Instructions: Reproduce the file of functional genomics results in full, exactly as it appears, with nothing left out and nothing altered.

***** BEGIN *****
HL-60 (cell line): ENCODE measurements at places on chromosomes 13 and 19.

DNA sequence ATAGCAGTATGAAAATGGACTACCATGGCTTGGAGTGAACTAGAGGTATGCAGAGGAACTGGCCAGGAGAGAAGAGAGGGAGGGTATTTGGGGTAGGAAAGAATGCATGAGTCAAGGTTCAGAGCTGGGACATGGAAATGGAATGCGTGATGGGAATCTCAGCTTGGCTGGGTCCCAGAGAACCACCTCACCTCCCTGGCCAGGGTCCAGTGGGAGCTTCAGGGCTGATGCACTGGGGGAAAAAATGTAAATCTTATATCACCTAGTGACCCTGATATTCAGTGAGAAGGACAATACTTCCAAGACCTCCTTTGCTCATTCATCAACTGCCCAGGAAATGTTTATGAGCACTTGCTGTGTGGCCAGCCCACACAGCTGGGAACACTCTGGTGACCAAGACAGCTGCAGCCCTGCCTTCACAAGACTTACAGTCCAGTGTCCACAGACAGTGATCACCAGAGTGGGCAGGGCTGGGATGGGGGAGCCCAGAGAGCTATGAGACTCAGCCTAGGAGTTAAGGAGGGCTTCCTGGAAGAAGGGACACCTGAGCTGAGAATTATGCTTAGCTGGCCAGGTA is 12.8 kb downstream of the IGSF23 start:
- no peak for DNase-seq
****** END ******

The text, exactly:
HL-60 (cell line): ENCODE measurements at places on chromosomes 13 and 19.

DNA sequence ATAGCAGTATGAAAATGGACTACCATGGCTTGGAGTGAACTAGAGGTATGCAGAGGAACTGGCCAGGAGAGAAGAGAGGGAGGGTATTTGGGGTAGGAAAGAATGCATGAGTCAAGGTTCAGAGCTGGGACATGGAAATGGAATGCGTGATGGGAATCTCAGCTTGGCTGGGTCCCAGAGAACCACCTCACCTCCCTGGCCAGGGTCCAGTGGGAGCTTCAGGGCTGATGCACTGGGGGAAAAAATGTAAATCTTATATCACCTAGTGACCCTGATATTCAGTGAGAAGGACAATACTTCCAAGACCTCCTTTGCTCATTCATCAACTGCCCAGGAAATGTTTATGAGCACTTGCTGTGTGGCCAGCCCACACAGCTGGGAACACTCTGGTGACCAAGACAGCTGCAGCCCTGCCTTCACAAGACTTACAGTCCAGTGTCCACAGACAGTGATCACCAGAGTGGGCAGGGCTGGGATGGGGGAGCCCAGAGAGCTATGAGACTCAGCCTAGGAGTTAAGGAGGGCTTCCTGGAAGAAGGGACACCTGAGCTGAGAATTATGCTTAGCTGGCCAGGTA is 12.8 kb downstream of the IGSF23 start:
- no peak for DNase-seq